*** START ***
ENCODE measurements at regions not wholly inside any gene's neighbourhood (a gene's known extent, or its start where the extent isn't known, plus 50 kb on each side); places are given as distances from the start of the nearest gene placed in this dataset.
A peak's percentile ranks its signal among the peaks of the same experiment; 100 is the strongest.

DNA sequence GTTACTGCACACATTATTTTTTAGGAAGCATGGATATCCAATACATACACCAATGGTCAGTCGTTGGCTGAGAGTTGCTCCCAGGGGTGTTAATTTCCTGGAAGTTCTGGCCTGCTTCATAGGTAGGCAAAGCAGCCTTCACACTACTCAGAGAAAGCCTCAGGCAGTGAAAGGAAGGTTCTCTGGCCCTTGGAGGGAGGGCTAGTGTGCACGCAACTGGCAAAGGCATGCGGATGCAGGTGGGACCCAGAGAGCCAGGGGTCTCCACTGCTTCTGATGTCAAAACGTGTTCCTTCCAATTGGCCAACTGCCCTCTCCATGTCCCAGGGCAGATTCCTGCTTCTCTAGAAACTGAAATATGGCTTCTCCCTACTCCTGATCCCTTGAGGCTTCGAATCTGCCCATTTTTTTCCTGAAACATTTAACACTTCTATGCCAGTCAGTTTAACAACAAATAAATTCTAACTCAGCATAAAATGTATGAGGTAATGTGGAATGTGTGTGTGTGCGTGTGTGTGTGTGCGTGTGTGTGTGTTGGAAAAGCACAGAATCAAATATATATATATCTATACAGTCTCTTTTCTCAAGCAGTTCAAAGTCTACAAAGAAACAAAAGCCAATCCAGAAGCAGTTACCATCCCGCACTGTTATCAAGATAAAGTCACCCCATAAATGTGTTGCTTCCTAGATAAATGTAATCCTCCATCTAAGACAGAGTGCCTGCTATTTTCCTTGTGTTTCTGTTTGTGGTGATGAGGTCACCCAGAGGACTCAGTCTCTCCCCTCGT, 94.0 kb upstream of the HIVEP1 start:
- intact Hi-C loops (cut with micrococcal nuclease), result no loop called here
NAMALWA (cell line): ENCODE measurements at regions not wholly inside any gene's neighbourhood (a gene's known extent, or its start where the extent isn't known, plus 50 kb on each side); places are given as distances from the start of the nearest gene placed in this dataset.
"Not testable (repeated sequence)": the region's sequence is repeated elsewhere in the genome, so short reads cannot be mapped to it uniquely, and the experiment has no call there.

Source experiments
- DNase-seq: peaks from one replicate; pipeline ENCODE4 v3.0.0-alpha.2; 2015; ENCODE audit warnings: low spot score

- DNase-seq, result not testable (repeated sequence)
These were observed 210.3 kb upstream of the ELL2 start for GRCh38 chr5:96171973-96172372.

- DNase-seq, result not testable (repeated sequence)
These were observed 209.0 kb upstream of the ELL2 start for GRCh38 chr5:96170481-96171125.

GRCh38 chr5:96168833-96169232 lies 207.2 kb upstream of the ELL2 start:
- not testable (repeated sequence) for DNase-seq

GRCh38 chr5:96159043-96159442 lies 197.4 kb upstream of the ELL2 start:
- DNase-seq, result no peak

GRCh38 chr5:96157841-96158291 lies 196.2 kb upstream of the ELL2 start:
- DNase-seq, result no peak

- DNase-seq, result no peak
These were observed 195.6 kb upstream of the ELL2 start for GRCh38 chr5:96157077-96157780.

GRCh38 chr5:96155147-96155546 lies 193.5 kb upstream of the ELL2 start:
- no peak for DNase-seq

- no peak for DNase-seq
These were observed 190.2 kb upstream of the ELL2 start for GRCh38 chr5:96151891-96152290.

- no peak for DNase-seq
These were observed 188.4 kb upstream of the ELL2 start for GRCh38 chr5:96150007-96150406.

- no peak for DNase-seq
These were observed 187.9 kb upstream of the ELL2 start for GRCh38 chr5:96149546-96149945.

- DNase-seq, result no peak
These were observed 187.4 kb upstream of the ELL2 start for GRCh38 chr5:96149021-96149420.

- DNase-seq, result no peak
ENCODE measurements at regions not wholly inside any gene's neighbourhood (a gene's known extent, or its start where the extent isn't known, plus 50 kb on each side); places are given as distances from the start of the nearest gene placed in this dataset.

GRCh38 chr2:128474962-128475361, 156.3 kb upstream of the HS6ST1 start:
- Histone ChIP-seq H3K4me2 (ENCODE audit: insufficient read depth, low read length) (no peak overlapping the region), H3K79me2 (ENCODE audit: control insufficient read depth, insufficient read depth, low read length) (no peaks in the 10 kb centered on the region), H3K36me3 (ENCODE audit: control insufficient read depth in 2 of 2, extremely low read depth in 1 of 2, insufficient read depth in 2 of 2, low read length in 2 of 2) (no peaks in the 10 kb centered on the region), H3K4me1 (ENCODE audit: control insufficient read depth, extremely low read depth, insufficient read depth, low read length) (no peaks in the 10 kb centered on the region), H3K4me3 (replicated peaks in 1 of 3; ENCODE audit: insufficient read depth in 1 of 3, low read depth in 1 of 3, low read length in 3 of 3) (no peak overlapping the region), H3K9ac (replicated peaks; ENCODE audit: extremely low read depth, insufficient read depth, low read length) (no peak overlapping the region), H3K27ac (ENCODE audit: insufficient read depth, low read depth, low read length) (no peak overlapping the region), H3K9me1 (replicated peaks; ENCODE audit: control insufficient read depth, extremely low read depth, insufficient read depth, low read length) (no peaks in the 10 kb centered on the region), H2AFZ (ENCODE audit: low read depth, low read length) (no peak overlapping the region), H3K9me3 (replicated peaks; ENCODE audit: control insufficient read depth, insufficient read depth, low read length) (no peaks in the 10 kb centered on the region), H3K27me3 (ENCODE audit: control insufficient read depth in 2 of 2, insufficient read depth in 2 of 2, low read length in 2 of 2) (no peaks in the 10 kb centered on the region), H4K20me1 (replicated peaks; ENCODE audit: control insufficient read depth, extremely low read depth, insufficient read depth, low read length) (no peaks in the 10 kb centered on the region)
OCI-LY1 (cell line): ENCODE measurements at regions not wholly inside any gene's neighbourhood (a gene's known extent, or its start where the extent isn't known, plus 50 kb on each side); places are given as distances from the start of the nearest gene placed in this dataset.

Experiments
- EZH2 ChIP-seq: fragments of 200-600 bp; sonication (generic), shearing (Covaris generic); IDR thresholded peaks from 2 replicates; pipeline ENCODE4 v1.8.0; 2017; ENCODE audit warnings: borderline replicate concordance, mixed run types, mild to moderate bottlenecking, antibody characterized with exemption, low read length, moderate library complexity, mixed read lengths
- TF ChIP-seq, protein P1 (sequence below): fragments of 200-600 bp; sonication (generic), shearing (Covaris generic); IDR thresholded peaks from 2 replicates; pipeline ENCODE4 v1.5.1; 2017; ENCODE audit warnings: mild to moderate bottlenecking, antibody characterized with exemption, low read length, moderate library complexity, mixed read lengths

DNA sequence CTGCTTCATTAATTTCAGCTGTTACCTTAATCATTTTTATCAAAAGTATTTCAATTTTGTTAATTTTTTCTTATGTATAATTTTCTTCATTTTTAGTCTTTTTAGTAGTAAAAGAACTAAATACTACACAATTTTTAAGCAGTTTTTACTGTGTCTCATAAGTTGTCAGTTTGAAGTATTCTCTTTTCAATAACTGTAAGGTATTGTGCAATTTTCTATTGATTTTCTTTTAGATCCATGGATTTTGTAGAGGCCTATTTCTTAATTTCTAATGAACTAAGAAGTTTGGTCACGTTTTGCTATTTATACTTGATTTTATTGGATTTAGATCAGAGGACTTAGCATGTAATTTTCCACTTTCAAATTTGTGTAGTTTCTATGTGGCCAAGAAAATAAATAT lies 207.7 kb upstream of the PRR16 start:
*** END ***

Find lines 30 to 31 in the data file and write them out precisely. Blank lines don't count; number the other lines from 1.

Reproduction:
These were observed 187.4 kb upstream of the ELL2 start for GRCh38 chr5:96149021-96149420.

- DNase-seq, result no peak